England can play with a straight bat after all

But it’s not any of the batsmen I’m on about, it’s Andy Flower.

By straight batting away questions about Saeed Ajmal’s bowling action (mainly in the form of his Doosra), Flower is basically refusing to endorse his action and has probably risked causing another breakdown in relations between the two sides, relations that are currently only in the infancy of being rebuilt.

Personally I think it’s more the English media up to a bit of mischief making, rather than the England team. The media seem to be asking anyone at any opportunity about Ajmal’s action, and in fairness so far Strauss, Prior and Swann have already refused to take the bait, instead insisting it isn’t an issue.

Andy Flower on the other hand, didn’t say anything, but he also refused to endorse the action when asked, a lack of action he must have known would grab the attention of the sh-t stirrers and headline writers.

Flower isn’t stupid, which is why I’m fairly sure this was a calculated (lack of ) response.

I think that Flower knows that England were outwitted by Ajmal and the Pakistani management in the build up to the 1st test. He knows that Ajmal has got into the heads of his batsmen with all this talk of the so called Teesra, etc, so by doing this, Flower is attempting to try to unsettle Ajmal.

By allowing the debate into Ajmal’s action to take off, Flower may be hoping that all the talk will unsettle Ajmal and put him off his game. If he has got into the heads of the English batsmen though, it makes me wonder will it make any difference anyway….. as it is probably already way too late.

You can follow Cricket Betting Blog on Facebook and Twitter.

No more being the "ridiculous enforcer" for Broad

I think it’s safe to say that Andy Flower made his feelings fairly clear in a recent interview with the Guardian about the role of Stuart Broad in the England side.

I believe Flower was sending a direct public message to Broad, a method which is very unlike Flower, when he said he expects him to be more accurate and forget this ridiculous role of being England’s so called enforcer.
But in saying about Broad, “His job is to create pressure and to take wickets and to do that you generally bowl off stump. So his job is not to rough up the opposition,” I do have to ask myself just what plan (if any) has Broad been bowling too lately? Because it certainly isn’t the one mentioned above by Andy Flower.
So has Broad been taking it upon himself to bowl the short stuff? Or has his role in the team become unclear recently and this is Flower’s way of pointing Broad in the direction he wants him going in?
Either way I think it is fair to say that Broad’s role in the side hasn’t been clear to England followers for some time now. Personally I think back to the Oval in 2009 and the spell he bowled against Australia pitching it up and getting seam movement and wish he would go back to bowling that line and length again.
These comments from Andy Flower further underline my belief that Broad will start on Thursday and it will be interesting to see what line and in what manner Broad bowls.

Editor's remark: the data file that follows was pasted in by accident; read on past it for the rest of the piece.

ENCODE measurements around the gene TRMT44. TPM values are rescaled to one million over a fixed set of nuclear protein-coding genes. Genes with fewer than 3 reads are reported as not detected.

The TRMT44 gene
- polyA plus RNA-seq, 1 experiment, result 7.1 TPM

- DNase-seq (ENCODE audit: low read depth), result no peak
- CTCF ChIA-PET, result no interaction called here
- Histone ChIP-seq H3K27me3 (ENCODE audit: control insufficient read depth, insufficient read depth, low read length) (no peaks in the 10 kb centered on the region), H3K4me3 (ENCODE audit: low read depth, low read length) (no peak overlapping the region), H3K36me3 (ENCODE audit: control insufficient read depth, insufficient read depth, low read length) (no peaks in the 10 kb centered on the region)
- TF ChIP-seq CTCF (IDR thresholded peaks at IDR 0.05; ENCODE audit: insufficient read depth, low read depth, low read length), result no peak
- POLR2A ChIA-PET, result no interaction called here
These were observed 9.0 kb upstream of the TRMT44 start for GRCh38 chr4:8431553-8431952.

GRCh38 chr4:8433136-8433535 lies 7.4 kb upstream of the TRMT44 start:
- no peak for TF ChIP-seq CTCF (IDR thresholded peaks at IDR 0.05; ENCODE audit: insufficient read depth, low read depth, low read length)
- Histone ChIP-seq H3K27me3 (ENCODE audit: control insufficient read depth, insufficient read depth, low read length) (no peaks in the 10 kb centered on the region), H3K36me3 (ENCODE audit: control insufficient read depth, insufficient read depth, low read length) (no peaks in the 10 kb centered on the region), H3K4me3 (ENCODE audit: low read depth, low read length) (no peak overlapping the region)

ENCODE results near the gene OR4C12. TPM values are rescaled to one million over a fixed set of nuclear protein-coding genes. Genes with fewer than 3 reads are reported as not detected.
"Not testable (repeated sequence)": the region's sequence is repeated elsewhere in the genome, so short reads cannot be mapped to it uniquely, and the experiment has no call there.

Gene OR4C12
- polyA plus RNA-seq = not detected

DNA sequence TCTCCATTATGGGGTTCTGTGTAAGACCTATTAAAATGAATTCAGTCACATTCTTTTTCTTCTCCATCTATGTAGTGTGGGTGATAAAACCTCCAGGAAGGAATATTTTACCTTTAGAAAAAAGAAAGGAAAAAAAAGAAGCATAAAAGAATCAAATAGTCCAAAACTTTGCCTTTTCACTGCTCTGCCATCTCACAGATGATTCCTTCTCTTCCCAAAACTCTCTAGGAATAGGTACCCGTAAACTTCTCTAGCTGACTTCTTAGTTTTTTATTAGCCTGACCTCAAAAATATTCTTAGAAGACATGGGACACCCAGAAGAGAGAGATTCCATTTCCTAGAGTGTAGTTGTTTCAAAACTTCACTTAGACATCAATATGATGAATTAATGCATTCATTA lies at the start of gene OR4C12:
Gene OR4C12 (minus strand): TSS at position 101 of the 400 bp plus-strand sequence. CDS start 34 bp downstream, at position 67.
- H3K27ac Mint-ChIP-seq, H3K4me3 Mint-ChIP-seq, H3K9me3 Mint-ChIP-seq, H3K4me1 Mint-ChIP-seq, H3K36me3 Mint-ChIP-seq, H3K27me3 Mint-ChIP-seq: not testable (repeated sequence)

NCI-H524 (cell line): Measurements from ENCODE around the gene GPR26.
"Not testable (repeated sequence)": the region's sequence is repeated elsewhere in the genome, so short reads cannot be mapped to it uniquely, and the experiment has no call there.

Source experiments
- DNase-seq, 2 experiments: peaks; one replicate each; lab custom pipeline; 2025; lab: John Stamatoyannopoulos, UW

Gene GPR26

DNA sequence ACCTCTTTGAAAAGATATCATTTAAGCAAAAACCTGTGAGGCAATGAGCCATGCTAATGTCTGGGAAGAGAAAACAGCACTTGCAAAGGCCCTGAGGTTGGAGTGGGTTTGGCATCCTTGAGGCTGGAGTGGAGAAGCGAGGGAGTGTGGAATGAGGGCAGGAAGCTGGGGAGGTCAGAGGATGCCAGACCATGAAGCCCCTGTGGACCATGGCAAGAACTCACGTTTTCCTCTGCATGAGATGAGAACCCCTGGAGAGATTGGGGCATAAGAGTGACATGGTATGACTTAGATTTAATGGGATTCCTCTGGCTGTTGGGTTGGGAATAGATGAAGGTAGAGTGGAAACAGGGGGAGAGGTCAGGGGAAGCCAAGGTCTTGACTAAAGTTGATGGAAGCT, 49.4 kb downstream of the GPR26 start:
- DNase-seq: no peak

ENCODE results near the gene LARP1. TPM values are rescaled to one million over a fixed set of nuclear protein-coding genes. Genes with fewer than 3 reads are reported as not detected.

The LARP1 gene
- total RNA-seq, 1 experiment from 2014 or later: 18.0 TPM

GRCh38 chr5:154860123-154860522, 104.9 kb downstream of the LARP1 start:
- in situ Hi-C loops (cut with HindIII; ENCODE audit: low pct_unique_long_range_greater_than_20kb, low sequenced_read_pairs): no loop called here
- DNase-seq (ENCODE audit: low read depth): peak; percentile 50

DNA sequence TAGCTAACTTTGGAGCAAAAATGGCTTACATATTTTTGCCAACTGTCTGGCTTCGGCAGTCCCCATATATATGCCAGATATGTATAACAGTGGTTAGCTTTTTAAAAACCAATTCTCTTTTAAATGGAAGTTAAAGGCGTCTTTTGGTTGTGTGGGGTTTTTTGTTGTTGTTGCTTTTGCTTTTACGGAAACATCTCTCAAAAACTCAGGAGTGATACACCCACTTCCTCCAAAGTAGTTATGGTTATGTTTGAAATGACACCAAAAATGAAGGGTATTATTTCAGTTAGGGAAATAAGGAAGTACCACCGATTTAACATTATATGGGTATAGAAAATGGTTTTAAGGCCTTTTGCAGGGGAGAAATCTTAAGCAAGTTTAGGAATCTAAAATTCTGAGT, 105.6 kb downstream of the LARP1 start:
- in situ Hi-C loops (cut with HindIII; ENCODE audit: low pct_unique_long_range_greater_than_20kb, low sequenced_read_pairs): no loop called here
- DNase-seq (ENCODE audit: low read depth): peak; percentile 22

Cool heads needed as Flintoff rejects ECB contract

The decision by Andrew Flintoff to reject the ‘increment contract’ offer made by the ECB to him has created an unique situation for the ECB and Andy Flower.

Looking in from the outside the situation looks to be a delicate one. On one hand you have got a verbal commitment from Flintoff stating his desire to continue playing ODI and T20 cricket for England, even a pledge to still be playing come the 2015 World Cup.

Then you have those masters of handling delicate situations, the ECB. Who knows what grenades Giles Clarke and his friends will throw in over the next few says. They might do well to keep quiet and wait until the dust settles and have a meeting to spell out their expectations of Flintoff and to try to thrash out a way forward for all.

Andrew Strauss it would appear has left the door open for him, he knows only too well how bad England’s One Day team is and the need to retain the services of Flintoff. As a friend as well it is unlikely that Strauss would want him out unless the situation became untenable for them both.

Andy Flower is the interesting character and could be key in all this for me. He has given the impression that he wants full control over his players and has already stated that his players have only a three week window to play in the 45 day IPL next season – quite how well he might take to a player who participates in the whole tournament could be interesting.

It would be expected that once Flintoff puts a lucrative Twenty20 or other deal ahead of playing for England that it would spell the end of his international career – and rightly so. Andy Flower, who strikes me as an organiser and a meticulous forward planner might not want such a player, who in his opinion might be continually only one game away from his last international appearance as part of his plans for the future.

Given that his current and future sponsorship deals do and probably will depend on his playing for England it could be expected that Flintoff won’t jump ship any time soon, if this is good enough for Andy Flower remains to be seen.

One thing is for certain, England clearly need Flintoff in the ODI and T20 set ups at the moment. It looks like the best thing that could happen is that all parties sit down together and sort things out, all this drip feed of information to the media only seems to create uncertainty and the potential for a misunderstanding to occur.

Flintoff has had an uneasy relationship with the ECB over recent years regarding – mainly – disciplinary reasons, the last thing England now needs is a major falling out with him over a stupid misunderstanding caused by creative journalism.